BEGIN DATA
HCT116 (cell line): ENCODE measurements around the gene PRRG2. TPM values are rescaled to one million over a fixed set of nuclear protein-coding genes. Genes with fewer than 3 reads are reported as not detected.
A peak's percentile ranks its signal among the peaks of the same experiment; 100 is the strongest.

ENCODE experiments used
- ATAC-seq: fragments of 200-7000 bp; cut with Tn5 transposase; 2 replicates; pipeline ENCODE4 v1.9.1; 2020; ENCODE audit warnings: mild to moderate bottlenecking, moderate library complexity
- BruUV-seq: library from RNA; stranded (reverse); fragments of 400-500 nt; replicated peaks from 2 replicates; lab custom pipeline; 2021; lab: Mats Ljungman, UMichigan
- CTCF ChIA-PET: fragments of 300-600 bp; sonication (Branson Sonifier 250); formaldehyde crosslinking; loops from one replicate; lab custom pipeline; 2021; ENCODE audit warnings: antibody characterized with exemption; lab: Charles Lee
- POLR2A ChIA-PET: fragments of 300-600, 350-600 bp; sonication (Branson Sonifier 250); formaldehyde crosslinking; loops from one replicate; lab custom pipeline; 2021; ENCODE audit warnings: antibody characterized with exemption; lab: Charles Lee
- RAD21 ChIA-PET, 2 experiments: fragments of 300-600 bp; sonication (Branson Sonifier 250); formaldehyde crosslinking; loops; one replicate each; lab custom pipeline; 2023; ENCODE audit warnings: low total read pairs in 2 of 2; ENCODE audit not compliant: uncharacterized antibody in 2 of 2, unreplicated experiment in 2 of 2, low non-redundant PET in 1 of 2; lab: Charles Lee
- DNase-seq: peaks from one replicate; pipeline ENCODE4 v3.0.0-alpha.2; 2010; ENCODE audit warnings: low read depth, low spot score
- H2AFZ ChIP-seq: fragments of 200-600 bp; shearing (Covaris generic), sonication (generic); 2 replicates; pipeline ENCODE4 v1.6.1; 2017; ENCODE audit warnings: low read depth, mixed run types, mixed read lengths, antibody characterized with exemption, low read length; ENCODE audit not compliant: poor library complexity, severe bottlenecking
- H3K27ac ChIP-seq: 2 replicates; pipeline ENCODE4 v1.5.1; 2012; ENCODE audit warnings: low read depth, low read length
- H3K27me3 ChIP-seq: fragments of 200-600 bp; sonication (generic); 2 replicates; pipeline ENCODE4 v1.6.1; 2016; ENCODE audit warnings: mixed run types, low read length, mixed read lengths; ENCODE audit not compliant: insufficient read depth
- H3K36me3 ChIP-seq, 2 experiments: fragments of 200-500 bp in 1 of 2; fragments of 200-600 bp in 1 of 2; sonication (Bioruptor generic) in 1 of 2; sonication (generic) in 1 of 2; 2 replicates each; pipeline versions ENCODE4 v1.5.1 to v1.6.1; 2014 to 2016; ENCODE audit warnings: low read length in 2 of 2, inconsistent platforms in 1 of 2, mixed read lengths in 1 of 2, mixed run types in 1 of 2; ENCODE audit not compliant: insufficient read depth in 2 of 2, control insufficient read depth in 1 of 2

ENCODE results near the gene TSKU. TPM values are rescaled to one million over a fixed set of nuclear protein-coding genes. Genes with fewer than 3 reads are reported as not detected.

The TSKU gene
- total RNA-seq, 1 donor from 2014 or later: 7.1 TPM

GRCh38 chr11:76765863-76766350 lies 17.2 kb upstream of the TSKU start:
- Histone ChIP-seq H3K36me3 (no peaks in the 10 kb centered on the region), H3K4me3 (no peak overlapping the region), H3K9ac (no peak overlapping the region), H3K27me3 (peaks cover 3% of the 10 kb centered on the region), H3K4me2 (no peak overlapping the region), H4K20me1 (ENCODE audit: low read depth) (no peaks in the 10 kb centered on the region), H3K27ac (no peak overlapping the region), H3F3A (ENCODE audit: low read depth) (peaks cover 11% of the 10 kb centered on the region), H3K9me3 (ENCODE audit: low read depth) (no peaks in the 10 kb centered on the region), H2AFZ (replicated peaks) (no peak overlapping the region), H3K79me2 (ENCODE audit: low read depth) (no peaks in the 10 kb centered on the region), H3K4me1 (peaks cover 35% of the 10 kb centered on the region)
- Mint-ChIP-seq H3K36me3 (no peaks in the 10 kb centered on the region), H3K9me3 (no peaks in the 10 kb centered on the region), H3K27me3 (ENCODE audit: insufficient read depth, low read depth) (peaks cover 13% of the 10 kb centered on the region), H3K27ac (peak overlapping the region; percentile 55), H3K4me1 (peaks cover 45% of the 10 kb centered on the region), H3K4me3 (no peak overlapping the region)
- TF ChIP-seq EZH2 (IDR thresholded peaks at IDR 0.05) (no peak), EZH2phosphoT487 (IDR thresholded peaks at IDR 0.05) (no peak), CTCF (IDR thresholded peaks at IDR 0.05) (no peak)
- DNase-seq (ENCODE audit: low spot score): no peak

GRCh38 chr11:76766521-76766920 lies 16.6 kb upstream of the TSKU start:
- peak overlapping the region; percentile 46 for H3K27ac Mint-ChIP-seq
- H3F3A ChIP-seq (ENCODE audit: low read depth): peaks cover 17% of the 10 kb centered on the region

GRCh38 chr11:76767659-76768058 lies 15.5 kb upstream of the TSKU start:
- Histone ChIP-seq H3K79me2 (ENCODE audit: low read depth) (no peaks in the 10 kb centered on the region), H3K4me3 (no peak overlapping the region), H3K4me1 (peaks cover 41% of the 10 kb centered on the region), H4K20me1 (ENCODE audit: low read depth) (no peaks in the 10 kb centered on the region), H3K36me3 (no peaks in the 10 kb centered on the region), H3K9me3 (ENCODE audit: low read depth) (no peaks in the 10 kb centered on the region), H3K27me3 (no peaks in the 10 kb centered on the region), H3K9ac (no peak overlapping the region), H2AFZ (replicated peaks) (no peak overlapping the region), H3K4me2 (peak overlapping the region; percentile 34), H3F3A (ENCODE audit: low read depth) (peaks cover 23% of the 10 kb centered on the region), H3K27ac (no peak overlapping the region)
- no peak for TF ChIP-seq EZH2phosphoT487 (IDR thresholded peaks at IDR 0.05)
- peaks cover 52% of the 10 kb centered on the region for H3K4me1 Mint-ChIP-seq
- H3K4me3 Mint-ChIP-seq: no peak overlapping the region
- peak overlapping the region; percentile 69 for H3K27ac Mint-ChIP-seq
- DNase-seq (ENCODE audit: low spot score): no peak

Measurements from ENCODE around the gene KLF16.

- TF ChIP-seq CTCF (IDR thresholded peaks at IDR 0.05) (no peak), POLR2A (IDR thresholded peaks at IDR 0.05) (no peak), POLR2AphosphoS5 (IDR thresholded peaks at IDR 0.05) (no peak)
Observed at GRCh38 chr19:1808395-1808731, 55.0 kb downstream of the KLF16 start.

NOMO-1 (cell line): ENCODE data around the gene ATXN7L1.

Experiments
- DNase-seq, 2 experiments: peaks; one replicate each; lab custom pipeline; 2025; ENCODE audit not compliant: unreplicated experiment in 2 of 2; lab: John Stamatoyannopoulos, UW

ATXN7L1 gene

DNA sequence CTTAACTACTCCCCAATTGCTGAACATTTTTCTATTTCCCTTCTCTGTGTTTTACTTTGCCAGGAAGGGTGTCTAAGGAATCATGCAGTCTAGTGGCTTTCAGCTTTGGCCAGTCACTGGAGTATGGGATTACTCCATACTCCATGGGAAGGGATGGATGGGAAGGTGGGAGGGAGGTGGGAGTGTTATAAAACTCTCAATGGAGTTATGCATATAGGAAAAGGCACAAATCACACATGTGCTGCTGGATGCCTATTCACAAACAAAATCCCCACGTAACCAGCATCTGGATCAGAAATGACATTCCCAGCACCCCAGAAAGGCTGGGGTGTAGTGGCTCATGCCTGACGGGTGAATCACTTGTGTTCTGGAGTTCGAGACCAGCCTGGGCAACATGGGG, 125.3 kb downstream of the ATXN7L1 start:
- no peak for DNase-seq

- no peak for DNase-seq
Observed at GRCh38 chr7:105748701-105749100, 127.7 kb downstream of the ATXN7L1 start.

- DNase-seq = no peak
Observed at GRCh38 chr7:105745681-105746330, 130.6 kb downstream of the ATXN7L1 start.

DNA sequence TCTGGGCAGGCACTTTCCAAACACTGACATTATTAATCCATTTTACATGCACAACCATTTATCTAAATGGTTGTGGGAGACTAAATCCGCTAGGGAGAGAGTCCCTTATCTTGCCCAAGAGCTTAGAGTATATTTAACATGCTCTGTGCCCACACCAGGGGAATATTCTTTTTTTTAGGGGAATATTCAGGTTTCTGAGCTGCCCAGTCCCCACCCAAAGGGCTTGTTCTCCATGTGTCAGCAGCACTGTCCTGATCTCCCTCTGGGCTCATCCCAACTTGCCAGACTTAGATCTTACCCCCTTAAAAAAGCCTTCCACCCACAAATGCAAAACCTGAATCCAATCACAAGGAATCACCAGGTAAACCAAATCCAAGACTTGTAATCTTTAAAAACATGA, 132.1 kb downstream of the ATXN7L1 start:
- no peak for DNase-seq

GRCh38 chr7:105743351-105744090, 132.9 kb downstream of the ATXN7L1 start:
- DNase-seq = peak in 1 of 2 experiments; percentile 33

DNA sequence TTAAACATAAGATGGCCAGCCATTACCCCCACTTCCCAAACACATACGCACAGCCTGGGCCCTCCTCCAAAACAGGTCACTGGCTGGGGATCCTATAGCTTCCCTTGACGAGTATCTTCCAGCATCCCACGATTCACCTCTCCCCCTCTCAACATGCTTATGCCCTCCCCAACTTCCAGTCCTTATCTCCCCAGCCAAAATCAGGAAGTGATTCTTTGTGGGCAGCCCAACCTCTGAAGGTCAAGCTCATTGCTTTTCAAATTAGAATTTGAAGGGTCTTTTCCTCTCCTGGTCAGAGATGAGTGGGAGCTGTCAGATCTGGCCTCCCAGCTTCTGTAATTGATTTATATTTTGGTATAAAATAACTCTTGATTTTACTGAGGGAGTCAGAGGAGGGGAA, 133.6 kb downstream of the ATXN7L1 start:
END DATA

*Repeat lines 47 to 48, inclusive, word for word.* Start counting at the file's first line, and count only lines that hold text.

GRCh38 chr7:105743351-105744090, 132.9 kb downstream of the ATXN7L1 start:
- DNase-seq = peak in 1 of 2 experiments; percentile 33